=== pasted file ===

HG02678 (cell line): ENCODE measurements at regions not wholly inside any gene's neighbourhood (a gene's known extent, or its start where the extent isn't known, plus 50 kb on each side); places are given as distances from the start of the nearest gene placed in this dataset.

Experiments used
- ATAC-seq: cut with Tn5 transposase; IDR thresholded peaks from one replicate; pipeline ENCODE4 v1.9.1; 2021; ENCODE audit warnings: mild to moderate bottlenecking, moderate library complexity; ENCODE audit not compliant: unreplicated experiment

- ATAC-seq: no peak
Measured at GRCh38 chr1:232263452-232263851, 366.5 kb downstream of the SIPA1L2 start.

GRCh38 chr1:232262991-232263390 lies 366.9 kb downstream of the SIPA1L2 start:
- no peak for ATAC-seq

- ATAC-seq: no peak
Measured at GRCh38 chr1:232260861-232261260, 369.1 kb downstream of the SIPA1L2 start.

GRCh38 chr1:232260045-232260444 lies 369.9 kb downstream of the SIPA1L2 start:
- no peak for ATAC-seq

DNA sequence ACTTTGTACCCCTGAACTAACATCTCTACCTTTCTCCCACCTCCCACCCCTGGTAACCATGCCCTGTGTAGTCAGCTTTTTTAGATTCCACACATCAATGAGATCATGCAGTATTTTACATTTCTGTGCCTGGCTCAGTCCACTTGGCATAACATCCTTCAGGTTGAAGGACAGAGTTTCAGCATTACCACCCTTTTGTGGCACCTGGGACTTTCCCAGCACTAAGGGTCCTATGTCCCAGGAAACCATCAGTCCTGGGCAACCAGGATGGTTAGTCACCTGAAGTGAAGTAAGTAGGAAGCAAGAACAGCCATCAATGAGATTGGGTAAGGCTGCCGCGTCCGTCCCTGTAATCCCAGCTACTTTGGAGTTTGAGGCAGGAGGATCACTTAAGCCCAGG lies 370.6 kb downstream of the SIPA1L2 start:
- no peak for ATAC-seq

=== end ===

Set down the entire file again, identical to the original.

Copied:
HG02678 (cell line): ENCODE measurements at regions not wholly inside any gene's neighbourhood (a gene's known extent, or its start where the extent isn't known, plus 50 kb on each side); places are given as distances from the start of the nearest gene placed in this dataset.

Experiments used
- ATAC-seq: cut with Tn5 transposase; IDR thresholded peaks from one replicate; pipeline ENCODE4 v1.9.1; 2021; ENCODE audit warnings: mild to moderate bottlenecking, moderate library complexity; ENCODE audit not compliant: unreplicated experiment

- ATAC-seq: no peak
Measured at GRCh38 chr1:232263452-232263851, 366.5 kb downstream of the SIPA1L2 start.

GRCh38 chr1:232262991-232263390 lies 366.9 kb downstream of the SIPA1L2 start:
- no peak for ATAC-seq

- ATAC-seq: no peak
Measured at GRCh38 chr1:232260861-232261260, 369.1 kb downstream of the SIPA1L2 start.

GRCh38 chr1:232260045-232260444 lies 369.9 kb downstream of the SIPA1L2 start:
- no peak for ATAC-seq

DNA sequence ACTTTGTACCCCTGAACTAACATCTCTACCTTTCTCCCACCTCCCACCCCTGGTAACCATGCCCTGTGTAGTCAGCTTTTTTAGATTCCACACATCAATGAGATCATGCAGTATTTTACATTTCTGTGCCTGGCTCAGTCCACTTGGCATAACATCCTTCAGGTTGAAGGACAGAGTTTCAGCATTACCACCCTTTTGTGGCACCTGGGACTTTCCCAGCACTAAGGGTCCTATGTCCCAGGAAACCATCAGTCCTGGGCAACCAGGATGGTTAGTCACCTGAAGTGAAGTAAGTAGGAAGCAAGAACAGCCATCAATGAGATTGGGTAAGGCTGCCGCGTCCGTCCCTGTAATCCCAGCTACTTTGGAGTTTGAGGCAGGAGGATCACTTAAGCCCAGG lies 370.6 kb downstream of the SIPA1L2 start:
- no peak for ATAC-seq